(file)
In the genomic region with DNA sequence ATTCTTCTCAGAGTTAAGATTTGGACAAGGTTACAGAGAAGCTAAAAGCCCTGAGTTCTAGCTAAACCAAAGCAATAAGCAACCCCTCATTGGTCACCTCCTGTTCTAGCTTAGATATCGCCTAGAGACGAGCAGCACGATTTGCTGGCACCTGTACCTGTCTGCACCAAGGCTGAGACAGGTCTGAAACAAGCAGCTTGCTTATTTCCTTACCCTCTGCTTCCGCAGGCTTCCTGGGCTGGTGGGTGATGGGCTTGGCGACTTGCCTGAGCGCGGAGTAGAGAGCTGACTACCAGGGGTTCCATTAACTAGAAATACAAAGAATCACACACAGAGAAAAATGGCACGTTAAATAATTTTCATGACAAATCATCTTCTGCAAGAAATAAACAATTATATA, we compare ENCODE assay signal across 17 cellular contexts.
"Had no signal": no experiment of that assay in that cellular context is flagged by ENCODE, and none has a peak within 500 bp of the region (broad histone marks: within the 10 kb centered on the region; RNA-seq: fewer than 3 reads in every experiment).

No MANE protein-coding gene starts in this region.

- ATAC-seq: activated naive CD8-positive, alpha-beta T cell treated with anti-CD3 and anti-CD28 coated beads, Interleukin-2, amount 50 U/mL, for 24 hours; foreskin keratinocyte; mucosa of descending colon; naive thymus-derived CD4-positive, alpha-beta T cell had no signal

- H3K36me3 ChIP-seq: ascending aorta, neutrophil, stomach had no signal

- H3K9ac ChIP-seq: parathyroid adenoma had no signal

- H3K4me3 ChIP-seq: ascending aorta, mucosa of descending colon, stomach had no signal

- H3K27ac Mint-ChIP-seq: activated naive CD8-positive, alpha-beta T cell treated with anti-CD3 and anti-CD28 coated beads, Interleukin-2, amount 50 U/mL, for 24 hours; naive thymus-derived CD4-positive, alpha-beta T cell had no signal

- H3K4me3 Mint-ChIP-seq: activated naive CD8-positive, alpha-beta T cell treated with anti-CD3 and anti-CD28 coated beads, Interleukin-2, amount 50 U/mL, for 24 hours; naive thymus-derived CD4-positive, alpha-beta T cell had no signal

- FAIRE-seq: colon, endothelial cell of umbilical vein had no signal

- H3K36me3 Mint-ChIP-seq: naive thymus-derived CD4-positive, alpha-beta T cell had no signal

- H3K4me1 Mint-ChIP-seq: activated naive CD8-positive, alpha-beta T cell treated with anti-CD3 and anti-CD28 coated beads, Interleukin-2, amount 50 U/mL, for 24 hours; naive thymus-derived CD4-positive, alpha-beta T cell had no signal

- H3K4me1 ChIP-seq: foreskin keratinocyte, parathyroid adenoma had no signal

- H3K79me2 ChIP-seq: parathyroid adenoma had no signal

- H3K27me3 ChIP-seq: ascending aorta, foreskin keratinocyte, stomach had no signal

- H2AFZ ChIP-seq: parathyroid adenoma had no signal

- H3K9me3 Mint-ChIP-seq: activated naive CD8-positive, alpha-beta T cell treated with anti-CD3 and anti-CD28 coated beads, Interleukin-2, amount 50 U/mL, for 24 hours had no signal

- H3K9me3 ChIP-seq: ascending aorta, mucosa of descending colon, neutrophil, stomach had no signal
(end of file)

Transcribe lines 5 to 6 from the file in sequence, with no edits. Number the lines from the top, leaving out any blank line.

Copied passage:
- H3K36me3 ChIP-seq: ascending aorta, neutrophil, stomach had no signal

- H3K9ac ChIP-seq: parathyroid adenoma had no signal